6. Your words express such a deep truth.The pain and suffering that loss brings is all to real to many of us.
    Although he is so alive in our day to day lives.
    I still hear his heartfelt laugh.
    His sermons he spoke on getting out of the “boat’. They still ring in my ears daily! Challenging me to not live in the norm. To close the door to Lords will for me, by putting him into a little box of what he can and will do. Instead living in the anticipation of what he has in store for me!
    He left an amazing Legacy.
    Yet those of us who knew him. Knew him as a humble man, that made everything about his Lord and Saviour.
    He spoke the truth, no matter how piecing it could be.
    It always made it easier to hear. Knowing full well your mom and him were walking this very truth out.
    Thanks for sharing your heart.
    Vulnerability is something that pierces peoples hearts
    Miss everyone lots
    Faye Kitzman

    1. Thanks so much Faye – that was really beautiful. I love how your memories of my dad just confirm all that I knew about him too. How they echo the things I saw in him, and hope to be too. Grace and peace!

  7. Thanks everyone for all your comments. I cried a bit writing this all – remembering the loss – but also remembering the promise that I’ll see him again. Death doesn’t last. Seperation doesn’t last. And Jesus promises a future better than the past memories I have of my dad. That’s what I look forward too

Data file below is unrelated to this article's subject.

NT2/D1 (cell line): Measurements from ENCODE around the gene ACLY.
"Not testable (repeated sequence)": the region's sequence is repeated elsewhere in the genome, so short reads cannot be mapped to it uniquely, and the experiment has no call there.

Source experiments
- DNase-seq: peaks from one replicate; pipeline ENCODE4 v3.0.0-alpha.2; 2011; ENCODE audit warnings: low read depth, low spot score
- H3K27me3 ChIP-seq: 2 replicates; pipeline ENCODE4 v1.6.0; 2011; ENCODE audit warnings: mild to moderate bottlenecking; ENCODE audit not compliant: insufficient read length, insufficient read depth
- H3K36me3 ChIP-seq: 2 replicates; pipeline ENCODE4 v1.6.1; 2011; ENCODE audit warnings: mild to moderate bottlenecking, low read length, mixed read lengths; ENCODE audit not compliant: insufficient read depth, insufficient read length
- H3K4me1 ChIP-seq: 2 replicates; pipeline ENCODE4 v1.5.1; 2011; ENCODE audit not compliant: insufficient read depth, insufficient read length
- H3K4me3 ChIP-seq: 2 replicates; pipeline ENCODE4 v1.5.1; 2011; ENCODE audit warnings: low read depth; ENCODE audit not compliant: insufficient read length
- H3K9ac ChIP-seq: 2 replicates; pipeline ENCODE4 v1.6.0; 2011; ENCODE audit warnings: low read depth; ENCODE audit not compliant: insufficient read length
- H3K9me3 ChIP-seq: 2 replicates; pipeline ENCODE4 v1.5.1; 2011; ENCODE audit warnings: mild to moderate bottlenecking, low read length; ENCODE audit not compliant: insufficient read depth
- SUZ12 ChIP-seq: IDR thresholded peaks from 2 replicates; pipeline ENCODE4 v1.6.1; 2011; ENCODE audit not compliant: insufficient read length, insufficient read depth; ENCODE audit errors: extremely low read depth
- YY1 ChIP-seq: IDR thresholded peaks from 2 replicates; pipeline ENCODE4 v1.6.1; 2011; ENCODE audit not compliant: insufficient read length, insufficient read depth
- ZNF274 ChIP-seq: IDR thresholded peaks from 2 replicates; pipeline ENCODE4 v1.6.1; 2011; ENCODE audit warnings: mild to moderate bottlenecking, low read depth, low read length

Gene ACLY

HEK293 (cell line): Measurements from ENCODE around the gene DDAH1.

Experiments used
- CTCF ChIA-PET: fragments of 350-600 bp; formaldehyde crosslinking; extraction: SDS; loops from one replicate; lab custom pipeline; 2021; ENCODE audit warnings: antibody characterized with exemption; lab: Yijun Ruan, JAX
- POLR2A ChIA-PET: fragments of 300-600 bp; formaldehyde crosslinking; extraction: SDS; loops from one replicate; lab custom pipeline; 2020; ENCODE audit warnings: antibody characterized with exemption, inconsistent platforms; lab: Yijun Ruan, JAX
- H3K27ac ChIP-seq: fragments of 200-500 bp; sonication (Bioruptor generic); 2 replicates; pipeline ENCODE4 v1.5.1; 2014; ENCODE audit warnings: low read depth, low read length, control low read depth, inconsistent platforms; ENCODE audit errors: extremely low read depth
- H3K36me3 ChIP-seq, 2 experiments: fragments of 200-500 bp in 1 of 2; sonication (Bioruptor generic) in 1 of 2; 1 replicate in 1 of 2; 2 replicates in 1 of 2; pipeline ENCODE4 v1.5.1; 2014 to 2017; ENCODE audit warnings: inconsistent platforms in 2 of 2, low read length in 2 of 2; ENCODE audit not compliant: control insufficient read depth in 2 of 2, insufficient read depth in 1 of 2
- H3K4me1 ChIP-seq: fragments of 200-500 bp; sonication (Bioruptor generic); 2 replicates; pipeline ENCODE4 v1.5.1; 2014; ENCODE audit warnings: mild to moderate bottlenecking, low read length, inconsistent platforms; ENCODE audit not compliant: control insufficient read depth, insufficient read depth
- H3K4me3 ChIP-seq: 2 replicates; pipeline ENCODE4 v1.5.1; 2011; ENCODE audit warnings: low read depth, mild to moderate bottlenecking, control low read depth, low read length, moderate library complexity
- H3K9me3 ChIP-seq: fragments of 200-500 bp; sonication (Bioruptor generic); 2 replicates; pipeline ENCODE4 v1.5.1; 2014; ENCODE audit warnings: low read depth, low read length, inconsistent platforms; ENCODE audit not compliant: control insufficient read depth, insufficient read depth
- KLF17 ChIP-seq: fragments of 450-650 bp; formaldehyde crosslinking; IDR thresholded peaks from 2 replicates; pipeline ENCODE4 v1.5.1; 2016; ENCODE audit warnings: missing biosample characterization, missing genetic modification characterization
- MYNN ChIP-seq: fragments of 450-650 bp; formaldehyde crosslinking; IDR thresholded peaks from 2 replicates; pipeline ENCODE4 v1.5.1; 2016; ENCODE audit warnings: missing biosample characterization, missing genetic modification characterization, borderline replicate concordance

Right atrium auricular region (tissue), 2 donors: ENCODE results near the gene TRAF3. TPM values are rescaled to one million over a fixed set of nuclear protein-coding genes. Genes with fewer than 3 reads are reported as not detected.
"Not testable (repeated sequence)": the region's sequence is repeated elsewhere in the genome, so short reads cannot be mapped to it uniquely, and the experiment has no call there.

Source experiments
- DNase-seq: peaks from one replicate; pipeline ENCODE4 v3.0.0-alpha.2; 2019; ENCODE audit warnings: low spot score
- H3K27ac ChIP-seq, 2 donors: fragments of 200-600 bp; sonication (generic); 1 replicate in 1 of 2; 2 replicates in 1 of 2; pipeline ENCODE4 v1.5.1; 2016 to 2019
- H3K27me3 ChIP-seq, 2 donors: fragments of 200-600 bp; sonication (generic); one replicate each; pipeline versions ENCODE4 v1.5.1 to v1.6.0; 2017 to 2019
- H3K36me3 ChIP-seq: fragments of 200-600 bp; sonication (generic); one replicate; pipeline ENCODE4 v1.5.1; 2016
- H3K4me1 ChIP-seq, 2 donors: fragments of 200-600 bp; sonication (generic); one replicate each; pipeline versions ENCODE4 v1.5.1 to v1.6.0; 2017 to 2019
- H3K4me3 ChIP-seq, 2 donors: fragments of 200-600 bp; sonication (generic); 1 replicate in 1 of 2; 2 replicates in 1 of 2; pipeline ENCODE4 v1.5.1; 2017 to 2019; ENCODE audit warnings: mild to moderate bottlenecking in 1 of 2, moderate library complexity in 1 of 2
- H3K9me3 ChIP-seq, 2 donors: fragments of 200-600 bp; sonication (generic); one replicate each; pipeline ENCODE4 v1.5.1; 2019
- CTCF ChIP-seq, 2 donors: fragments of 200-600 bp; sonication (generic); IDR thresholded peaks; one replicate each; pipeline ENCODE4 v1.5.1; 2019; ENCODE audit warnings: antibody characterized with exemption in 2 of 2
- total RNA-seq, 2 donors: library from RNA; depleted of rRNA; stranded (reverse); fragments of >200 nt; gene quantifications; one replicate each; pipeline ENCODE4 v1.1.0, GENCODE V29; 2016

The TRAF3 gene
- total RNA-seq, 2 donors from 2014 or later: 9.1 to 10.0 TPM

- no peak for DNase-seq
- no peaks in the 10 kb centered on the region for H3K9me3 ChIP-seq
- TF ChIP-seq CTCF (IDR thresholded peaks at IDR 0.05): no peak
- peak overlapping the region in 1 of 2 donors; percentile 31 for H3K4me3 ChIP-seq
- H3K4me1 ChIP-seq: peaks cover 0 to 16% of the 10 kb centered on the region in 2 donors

8. Hey man,
    Every time I think of that last moment in the hospital room with your Dad, I just remember how it all became so clear: death is wrong and it was not “meant to be”, but it surprised me how quickly Christ shone through in that moment. It’s the reality of Jesus in those moments that matters. Somehow, in Him, there is hope in the hopelessness, victory in seeming defeat, life even in death! Your comments here brought it back fresh … a wise man once told me “Don’t despair … it may be Friday, but Sunday’s coming!”. You know what … he was right. I cannot wait until that Sunday comes. Blessings on you and a happy Easter season to you!
    – Scott

    1. I can’t wait for Sunday either. Its why I love Easter so much – I’m reminded that Sunday is on its way!

  9. I am so thankful for the 100% assurance of the resurrection. It is the capstone of Christ’s claim to Sonship. Romans 1: 4 “Declared with power to be the son of God by his resurrection from the dead.” and “Death shall have no Dominion” Romans 6:9

    Missing Betty — 11 Months following the beginning of her new life, – I can identify in some way with your feelings of “loss” and yet “not loss” — We will meet our loved ones again and realize the ultimate victory that we will celebrate on Easter Sunday (and every day of faith journey) Blessings to you, your family and your ministry. Harold

    1. Thanks so much Harold for your comment and reminder that our assurance of the resurrection is as Paul says the basis of our hope. And on Sunday may you know God’s peace, and grace as we are all reminded that just as Jesus overcame death so too will we who trust in him. And at that time there will be no more tears, only restoration (Rev 21:4). May God’s Grace and peace, wisdom and strength be with you!